Dragonfly Guide to Style Guides

Next to a dictionary, an editor’s top resource is a style guide. Style guides dictate how editors should handle hyphenation, capitalization, and number style. They describe how to format elements like bulleted lists and reference lists. They even proscribe certain elements of spelling, grammar, and punctuation.
But which style guide should be used for which type of material? This handy guide explains it all.
 You can download the PDF file here.

The big two

These all-purpose guides can be used in almost any situation, in almost any industry, to answer almost any question you might have on editorial style. Pick either one as your default guide and you can’t go wrong. Both are available in hard copy and online.

  • The Chicago Manual of Style, 17th Edition
    Standard resource for book publishing and other industries; contains comprehensive guidelines on grammar, punctuation, syntax, usage, and reference style
  • The AP Stylebook
    Go-to resource for journalism and news writing, with a massive A–Z words list and other entries outlining rules of grammar, punctuation, and usage

Guides to medical and scientific style

There are three major style guides governing medical and scientific content.

  • AMA Manual of Style, 10th Edition
    Essential style guide for medical and scientific publishing
  • Publication Manual of the American Psychological Association, 6th Edition
    Style manual for writers in the social and behavioral sciences; dabblers in APA style can use the Concise Rules of APA Style, Sixth Edition
  • Scientific Style and Format: The CSE Manual for Authors, Editors, and Publishers, 8th edition
    Reference for editors in all areas of science and related fields

In addition, many scientific associations publish their own guidelines. For example:

Guides for academic publishing

  • MLA Handbook, 8th Edition
    Style manual used in the liberal arts and humanities, especially for research focused on language, literature, and culture
  • A Manual for Writers of Research Papers, Theses, and Dissertations: Chicago Style for Students and Researchers, 9th Edition (aka “Turabian”)
    Comprehensive guide to Chicago’s two methods of source
    citation: notes–bibliography and author–date
    press.uchicago.edu/ucp/books/book/chicago/M/ bo27847540.html

Guides to non-U.S. English

Use these guides to edit English written for an Australian, Canadian, or UK audience.

Business writing

  • The Business Style Handbook: An A-to-Z Guide for Effective Writing on the Job
    A–Z entries on handling terms such as “consumer price index” and “return on investment”; also includes results from a survey of Fortune 500 communications pros about effective business writing

Legal citation

These two guides govern legal citation. The Bluebook is the definitive guide; The Maroonbook, a simplified alternative.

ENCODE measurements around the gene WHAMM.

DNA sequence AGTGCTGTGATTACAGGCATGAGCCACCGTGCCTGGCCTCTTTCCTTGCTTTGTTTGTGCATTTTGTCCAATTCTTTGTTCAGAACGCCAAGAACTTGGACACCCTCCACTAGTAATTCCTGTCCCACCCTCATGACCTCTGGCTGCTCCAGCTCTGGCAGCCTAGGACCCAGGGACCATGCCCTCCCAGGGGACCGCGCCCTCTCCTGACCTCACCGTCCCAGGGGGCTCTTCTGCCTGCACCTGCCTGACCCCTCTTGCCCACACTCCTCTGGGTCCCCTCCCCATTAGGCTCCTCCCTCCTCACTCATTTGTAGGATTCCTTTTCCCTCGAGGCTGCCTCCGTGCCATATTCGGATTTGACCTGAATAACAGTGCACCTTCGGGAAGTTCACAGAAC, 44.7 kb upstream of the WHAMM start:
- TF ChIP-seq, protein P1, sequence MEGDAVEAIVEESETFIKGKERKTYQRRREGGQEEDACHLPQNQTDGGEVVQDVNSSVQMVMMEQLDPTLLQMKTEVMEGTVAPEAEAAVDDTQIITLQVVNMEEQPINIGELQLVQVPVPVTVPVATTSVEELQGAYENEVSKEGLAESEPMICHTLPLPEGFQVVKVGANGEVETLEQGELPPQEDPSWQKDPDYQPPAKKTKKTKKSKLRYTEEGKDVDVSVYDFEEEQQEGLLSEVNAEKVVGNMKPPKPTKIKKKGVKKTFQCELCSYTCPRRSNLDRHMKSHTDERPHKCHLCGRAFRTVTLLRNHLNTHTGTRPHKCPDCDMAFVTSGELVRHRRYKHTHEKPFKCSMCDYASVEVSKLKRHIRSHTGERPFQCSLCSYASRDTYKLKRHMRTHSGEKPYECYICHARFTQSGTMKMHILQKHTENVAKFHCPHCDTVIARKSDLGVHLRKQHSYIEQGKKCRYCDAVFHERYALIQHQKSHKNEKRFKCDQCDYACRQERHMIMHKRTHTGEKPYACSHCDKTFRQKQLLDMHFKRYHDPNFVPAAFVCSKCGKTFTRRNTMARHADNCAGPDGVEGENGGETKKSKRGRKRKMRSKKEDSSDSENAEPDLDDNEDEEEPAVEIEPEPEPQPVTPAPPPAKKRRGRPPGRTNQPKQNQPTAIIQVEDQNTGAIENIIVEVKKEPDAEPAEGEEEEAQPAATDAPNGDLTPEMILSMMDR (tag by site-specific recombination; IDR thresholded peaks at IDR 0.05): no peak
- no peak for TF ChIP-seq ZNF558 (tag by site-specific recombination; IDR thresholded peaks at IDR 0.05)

Entertainment and news

Government-specific guides

  • U.S. Government Publishing Office Style Manual, 2016 Edition
    PDF manual listing style conventions for U.S. government publications. Includes appendices on foreign countries,
    U.S. geographic divisions, and currencies.

In addition to GPO’s “one guide to rule them” manual, some branches of government and defense publish their own guides. For example:

Company-specific guides

Most large companies publish in-house editorial style guides stipulating how company divisions, product names, and trademarks should be handled. Most guides are private; a few are public. For example:

University-specific guides

Most large universities publish style guides defining university-specific terms, such as campus locations, departments, and degrees. For example:

Guides to conscious language

These guides can help you create content that is respectful, accurate, and inclusive.

The one style guide you shouldn’t use

The Elements of Style, by William Strunk Jr. and E.B. White

Yes, this is a classic. But it was published in 1959, and some of its stylistic advice is dated, such as advice to avoid split infinitives, ban the word “hopefully,” and set “all right” and “worth while” as two words. Turn to The Elements not as a rule book but as a source for lyrical inspiration. For example: “Writing is, for most, laborious and slow. The mind travels faster than the pen; consequently, writing becomes a question of learning to make occasional wing shots, bringing down the bird of thought as it flashes by.”
This post is part of a series featuring Dragonfly field guides, tips, and tricks. You can download the PDF file here. Feel free to share!


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